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A shortage of tenured teachers at UND's College of Nursing could worsen, causing the college to cut enrollment and produce fewer nurses in the midst of a national nurse shortfall. Potential cuts in enrollment at the college are a worst-case scenario said Elizabeth Nichols, dean of the College of Nursing.

The college has reached a tentative agreement with the Grand Forks Department of Public Health to provide a nursing instructor for UND's fall semester. Other temporary instructors are expected to fill the remaining five open tenured positions this fall.

We certainly have enough instructors to teach the students, Nichols said. We're down in numbers, but we have enough to teach. Certainly, there's a real concern with faculty trained nurses, who are aging like everyone else, she added.

Besides positions open because of retirements, nursing instructors can receive higher salaries in the private field, Nicholas said. Salaries haven't remained competitive. There's a big demand for. ... nurses with doctorates, Nichols said. Of the college's 24 full-time, tenured positions, only 18 will be filled by permanent teachers this fall.

The college doesn't expect the shortage to continue, but with North Dakota's climate it's difficult to attract new teachers, she said. Certainly it's conceivable, she said of cutting enrollment, now at an estimated 350 students, counting both undergraduate and graduate students. There are also 416 pre-nursing students at UND, about half of whom could become enrolled in the college.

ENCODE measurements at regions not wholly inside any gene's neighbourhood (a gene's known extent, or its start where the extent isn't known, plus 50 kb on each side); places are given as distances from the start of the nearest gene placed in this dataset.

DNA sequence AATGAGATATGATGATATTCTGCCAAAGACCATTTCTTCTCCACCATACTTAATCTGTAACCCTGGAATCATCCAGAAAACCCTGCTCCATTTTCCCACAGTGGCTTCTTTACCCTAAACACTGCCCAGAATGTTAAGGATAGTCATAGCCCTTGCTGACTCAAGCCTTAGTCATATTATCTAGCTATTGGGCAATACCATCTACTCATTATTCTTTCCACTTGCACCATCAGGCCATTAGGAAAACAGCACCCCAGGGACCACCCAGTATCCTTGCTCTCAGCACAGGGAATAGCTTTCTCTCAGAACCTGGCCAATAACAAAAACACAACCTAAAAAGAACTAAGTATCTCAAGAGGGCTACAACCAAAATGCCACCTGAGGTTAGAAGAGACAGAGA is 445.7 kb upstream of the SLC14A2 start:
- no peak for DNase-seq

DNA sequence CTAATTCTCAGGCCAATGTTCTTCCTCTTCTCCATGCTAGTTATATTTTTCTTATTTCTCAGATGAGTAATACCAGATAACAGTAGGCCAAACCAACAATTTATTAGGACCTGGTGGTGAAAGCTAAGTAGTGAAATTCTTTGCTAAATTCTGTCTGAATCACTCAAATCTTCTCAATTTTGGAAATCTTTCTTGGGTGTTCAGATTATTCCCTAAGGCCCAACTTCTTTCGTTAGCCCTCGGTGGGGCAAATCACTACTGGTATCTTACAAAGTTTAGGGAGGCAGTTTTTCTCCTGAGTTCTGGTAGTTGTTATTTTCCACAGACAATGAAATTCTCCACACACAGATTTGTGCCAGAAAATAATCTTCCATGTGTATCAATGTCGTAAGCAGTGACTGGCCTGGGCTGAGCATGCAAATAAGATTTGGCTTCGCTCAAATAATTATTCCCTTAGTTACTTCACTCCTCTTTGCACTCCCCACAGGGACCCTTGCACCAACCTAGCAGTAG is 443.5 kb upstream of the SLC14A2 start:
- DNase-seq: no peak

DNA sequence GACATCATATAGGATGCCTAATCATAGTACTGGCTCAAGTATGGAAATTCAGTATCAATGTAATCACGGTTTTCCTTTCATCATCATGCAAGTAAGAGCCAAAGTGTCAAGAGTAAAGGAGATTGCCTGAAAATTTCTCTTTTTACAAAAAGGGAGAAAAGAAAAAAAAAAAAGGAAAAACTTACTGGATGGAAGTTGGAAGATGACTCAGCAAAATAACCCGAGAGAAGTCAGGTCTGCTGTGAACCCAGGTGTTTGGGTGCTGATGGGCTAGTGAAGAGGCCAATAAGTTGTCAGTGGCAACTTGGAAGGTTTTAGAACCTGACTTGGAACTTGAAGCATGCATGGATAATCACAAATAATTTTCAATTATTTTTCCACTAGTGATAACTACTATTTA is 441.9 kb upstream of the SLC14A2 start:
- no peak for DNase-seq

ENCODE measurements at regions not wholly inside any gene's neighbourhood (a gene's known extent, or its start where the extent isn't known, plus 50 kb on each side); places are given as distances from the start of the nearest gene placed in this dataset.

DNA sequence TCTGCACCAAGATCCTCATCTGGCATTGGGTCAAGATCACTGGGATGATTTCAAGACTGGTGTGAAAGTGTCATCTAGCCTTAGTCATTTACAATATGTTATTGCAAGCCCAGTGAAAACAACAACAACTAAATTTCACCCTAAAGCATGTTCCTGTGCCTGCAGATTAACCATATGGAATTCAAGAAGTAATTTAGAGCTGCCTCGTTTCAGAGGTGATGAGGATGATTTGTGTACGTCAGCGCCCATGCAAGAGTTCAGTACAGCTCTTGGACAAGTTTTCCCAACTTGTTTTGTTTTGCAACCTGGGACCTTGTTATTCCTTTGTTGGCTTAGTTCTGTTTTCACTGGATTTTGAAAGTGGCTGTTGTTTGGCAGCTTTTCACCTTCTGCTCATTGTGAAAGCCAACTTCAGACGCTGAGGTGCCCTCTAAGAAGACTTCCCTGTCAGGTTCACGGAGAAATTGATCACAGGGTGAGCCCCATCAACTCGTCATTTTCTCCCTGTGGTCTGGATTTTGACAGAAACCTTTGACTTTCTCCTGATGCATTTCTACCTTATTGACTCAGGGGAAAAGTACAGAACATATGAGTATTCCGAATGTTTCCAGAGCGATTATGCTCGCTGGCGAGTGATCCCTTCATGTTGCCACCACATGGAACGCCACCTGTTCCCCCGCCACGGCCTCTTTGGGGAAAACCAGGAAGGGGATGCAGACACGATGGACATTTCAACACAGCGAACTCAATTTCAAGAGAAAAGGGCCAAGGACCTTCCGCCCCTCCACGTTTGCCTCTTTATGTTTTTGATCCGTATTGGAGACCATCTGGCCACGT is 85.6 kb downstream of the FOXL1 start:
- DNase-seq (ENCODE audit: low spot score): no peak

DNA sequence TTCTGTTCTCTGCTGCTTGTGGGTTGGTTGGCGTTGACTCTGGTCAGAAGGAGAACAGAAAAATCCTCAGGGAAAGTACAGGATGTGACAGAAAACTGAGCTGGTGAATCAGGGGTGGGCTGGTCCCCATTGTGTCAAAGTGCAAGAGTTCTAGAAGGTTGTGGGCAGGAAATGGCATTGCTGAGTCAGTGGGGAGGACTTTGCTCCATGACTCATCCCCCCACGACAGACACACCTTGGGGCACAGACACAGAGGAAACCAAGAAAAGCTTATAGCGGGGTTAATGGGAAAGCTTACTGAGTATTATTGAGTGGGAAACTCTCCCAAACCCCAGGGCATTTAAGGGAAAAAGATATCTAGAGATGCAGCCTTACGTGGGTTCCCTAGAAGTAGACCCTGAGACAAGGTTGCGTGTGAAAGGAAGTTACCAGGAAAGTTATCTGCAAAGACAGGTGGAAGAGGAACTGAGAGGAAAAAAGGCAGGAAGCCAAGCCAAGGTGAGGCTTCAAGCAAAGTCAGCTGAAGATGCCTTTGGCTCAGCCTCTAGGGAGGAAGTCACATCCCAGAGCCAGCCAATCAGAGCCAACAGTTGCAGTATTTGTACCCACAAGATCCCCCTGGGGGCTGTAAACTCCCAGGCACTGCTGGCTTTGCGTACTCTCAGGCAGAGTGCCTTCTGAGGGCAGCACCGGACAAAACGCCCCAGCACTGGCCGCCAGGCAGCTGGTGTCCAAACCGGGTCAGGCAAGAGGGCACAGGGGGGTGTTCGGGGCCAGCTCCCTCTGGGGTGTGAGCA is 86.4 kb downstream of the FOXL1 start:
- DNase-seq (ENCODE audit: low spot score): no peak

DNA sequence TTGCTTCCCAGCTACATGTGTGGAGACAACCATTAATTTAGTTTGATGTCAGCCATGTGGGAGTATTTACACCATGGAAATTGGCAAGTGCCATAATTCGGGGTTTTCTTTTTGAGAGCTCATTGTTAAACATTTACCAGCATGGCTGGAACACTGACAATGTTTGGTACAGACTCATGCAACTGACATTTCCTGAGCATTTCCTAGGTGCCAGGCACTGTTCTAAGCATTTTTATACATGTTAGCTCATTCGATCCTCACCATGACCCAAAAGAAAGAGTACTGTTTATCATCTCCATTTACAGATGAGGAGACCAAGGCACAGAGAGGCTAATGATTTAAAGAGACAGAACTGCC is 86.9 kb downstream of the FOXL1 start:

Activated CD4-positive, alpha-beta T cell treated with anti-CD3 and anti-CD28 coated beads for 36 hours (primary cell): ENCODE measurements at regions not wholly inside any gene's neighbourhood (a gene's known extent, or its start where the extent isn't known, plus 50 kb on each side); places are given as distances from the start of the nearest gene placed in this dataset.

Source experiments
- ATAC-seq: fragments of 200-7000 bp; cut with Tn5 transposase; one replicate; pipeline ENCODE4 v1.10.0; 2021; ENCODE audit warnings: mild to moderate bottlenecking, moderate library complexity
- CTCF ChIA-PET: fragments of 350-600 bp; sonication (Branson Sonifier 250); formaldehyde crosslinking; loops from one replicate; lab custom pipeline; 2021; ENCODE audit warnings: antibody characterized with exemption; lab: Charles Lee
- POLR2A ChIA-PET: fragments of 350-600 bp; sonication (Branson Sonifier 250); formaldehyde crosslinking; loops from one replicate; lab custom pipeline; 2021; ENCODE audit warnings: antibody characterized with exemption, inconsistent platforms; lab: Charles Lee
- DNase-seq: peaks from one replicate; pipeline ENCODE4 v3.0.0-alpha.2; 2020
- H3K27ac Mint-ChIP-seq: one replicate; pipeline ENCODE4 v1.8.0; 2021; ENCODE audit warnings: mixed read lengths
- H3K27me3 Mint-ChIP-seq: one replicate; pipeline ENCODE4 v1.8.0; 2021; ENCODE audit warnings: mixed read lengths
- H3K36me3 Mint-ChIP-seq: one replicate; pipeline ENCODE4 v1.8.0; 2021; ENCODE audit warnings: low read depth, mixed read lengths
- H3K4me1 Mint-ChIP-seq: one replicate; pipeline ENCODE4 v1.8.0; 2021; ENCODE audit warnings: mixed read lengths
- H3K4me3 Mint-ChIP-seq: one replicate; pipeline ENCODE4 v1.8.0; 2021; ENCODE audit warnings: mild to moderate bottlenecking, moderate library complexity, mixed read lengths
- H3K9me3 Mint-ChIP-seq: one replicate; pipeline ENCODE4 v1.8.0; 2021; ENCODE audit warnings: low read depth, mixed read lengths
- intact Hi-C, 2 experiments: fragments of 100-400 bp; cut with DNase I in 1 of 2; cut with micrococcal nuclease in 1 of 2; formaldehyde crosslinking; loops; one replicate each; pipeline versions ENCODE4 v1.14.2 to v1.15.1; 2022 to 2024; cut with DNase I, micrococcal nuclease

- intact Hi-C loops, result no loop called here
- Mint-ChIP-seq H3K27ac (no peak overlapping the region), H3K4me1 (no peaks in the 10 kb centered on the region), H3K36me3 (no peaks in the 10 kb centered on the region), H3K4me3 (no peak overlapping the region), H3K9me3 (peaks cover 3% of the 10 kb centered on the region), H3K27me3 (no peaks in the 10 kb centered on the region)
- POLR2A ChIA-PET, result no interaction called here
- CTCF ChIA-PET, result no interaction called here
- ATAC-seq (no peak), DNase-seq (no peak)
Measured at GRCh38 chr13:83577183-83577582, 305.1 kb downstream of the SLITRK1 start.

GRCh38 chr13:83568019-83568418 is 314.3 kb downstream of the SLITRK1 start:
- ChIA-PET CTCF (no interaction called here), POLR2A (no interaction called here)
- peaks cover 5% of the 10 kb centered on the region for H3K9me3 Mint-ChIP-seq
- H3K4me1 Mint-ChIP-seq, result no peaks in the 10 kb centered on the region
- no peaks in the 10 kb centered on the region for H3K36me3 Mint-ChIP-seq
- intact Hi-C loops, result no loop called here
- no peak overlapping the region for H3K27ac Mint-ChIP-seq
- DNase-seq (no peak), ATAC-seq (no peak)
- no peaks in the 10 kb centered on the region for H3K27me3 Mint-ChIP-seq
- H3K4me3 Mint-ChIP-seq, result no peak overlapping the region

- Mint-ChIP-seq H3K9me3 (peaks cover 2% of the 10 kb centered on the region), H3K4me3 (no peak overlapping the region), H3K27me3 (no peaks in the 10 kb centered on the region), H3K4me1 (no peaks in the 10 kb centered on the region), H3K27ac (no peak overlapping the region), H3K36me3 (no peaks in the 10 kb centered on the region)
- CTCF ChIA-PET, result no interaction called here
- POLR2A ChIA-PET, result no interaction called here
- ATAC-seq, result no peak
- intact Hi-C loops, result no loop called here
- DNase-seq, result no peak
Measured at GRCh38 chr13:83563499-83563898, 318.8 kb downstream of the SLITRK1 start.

Each year, more students apply at the college than are accepted, she said, but if the college has to cut its enrollment, it could cause a domino effect in the health care field, which is already experiencing a shortage of nurses.

The agreement with Public Health is not yet contractual; the City Council is expected to decide on the temporary agreement when it meets Monday. If approved, the $7,500 contract between UND and the city would provide an instructor from August to December.

It's a win-win situation for Public Health and the college, said Don Shields, director of the Grand Forks Department of Public Health, which already provides community training services for future nurses in the UND program. It is (temporary) unless they want to pursue it further.

Grand Forks Herald, August 16, 2000

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